Anyway, regarding Comodo, here are the entries I'm seeing in your logs; it looks like several WFP entries are being left behind:

	Registered WFP Filters
==================================
FWPM_LAYER_ALE_AUTH_CONNECT_V4
COMODO ConnectV4                                                     COMODO ConnectV4
	FWPM_LAYER_ALE_AUTH_CONNECT_V6
COMODO ConnectV6                                                     COMODO ConnectV6
	FWPM_LAYER_ALE_RESOURCE_ASSIGNMENT_V4
COMODO AssignmentV4                                                  COMODO AssignmentV4
	FWPM_LAYER_ALE_RESOURCE_ASSIGNMENT_V6
COMODO AssignmentV6                                                  COMODO AssignmentV6
	FWPM_LAYER_ALE_RESOURCE_RELEASE_V4
COMODO ResourceReleaseV4                                             COMODO ResourceReleaseV4
FWPM_LAYER_ALE_RESOURCE_RELEASE_V6
COMODO ResourceReleaseV6                                             COMODO ResourceReleaseV6

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23 hours ago, exile360 said:

Hehe, no worries, I can relate.  I held on to my old Smithfield Pentium D system for the longest time.  By the time I replaced it I'd rebuilt it like 3 times, transplanting it from its original Gateway BTX motherboard/case into a new case, swapped motherboards, added a second TV tuner, upgraded the RAM, added tons of additional drives/storage, added a second DVD-ROM drive and upgraded the graphics card like 3 or 4 times over several hardware generations (for gaming, obviously).  It started with XP Media Center Edition 2005 on it, I eventually installed a second boot partition to multiboot Windows Vista Beta 2 when it went public for testing and upgraded that through the various betas and release candidates and finally ended up installing Vista Ultimate x64 on it and ran it that way for years.  I actually fell in love with Vista and thought it was even better than XP (and still do, though you need the hardware to run it properly; too many early systems that shipped with Vista weren't really up to spec to run it well and driver support from hardware manufacturers was terrible for the first several months even though MS gave them more than a year to prep for its release as they had access to the internal alpha/beta builds and all the WDDM documentation/APIs long before the public caught wind of it and were still calling it Longhorn, not to mention NVIDIA's controversial issues with their laptop GPUs and drivers that caused many headaches that people blamed on MS/Vista when in fact it was a case of defective graphics chips produced by NVIDIA) and finally replaced it with a little 13" Samsung laptop with Windows 7 which I eventually replaced with a monsterous desktop replacement 15.6" laptop with a full desktop i7 CPU and discrete GPU (something similar to what I have now, though my current system is newer and more powerful).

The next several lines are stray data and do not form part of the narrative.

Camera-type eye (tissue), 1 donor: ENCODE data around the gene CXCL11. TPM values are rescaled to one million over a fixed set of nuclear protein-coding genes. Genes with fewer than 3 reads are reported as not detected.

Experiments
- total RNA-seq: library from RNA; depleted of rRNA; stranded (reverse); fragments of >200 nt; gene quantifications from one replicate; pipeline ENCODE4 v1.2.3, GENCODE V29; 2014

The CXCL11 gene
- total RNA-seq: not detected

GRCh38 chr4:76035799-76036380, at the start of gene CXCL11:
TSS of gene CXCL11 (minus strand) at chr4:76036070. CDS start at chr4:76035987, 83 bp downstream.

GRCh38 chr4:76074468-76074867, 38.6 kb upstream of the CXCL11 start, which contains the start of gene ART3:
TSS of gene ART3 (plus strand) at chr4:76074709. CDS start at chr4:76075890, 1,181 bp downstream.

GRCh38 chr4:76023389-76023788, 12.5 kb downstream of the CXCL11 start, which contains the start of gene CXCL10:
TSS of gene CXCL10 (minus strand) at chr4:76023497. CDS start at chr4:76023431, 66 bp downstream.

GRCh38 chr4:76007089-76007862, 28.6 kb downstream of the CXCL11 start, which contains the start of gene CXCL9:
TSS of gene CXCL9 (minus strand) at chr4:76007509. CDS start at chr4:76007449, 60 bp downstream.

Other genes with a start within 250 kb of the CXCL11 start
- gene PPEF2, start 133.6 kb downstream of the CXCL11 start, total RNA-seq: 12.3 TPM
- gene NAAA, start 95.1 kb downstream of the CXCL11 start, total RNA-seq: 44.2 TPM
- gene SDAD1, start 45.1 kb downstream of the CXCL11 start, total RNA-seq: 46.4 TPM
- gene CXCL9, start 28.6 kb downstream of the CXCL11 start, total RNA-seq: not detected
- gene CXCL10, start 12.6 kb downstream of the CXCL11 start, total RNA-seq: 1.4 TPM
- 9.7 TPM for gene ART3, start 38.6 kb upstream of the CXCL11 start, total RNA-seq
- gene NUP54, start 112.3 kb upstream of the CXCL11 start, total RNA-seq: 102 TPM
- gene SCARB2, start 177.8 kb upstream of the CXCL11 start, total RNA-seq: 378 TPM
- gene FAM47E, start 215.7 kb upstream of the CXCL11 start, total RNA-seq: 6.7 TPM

Anyway, regarding Comodo, here are the entries I'm seeing in your logs; it looks like several WFP entries are being left behind:

 


	Registered WFP Filters
==================================
FWPM_LAYER_ALE_AUTH_CONNECT_V4
COMODO ConnectV4                                                     COMODO ConnectV4
	FWPM_LAYER_ALE_AUTH_CONNECT_V6
COMODO ConnectV6                                                     COMODO ConnectV6
	FWPM_LAYER_ALE_RESOURCE_ASSIGNMENT_V4
COMODO AssignmentV4                                                  COMODO AssignmentV4